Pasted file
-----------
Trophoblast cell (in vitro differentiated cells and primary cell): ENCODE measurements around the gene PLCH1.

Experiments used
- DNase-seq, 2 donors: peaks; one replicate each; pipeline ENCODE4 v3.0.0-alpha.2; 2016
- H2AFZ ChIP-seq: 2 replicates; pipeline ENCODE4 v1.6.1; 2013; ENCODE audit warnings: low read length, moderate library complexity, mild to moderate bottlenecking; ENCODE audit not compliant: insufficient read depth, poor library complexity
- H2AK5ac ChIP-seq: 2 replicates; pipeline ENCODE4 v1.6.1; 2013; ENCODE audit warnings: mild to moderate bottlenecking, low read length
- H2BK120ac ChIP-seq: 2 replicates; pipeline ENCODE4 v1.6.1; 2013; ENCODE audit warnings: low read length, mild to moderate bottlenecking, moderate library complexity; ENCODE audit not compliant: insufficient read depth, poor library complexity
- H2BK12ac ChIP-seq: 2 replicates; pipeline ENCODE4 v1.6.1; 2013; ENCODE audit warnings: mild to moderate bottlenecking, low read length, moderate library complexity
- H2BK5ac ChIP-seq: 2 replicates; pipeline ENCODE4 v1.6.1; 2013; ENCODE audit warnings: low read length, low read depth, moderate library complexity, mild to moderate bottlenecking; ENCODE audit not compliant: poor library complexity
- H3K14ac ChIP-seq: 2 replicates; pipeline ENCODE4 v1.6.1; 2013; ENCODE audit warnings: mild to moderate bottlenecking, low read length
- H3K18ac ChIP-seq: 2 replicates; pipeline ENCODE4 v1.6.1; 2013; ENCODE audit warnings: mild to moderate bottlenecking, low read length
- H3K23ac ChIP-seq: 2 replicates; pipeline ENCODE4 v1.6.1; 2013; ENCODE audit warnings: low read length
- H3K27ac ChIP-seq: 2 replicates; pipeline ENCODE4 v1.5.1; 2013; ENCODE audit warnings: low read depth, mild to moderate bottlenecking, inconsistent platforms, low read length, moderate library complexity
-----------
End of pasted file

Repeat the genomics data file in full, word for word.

Trophoblast cell (in vitro differentiated cells and primary cell): ENCODE measurements around the gene PLCH1.

Experiments used
- DNase-seq, 2 donors: peaks; one replicate each; pipeline ENCODE4 v3.0.0-alpha.2; 2016
- H2AFZ ChIP-seq: 2 replicates; pipeline ENCODE4 v1.6.1; 2013; ENCODE audit warnings: low read length, moderate library complexity, mild to moderate bottlenecking; ENCODE audit not compliant: insufficient read depth, poor library complexity
- H2AK5ac ChIP-seq: 2 replicates; pipeline ENCODE4 v1.6.1; 2013; ENCODE audit warnings: mild to moderate bottlenecking, low read length
- H2BK120ac ChIP-seq: 2 replicates; pipeline ENCODE4 v1.6.1; 2013; ENCODE audit warnings: low read length, mild to moderate bottlenecking, moderate library complexity; ENCODE audit not compliant: insufficient read depth, poor library complexity
- H2BK12ac ChIP-seq: 2 replicates; pipeline ENCODE4 v1.6.1; 2013; ENCODE audit warnings: mild to moderate bottlenecking, low read length, moderate library complexity
- H2BK5ac ChIP-seq: 2 replicates; pipeline ENCODE4 v1.6.1; 2013; ENCODE audit warnings: low read length, low read depth, moderate library complexity, mild to moderate bottlenecking; ENCODE audit not compliant: poor library complexity
- H3K14ac ChIP-seq: 2 replicates; pipeline ENCODE4 v1.6.1; 2013; ENCODE audit warnings: mild to moderate bottlenecking, low read length
- H3K18ac ChIP-seq: 2 replicates; pipeline ENCODE4 v1.6.1; 2013; ENCODE audit warnings: mild to moderate bottlenecking, low read length
- H3K23ac ChIP-seq: 2 replicates; pipeline ENCODE4 v1.6.1; 2013; ENCODE audit warnings: low read length
- H3K27ac ChIP-seq: 2 replicates; pipeline ENCODE4 v1.5.1; 2013; ENCODE audit warnings: low read depth, mild to moderate bottlenecking, inconsistent platforms, low read length, moderate library complexity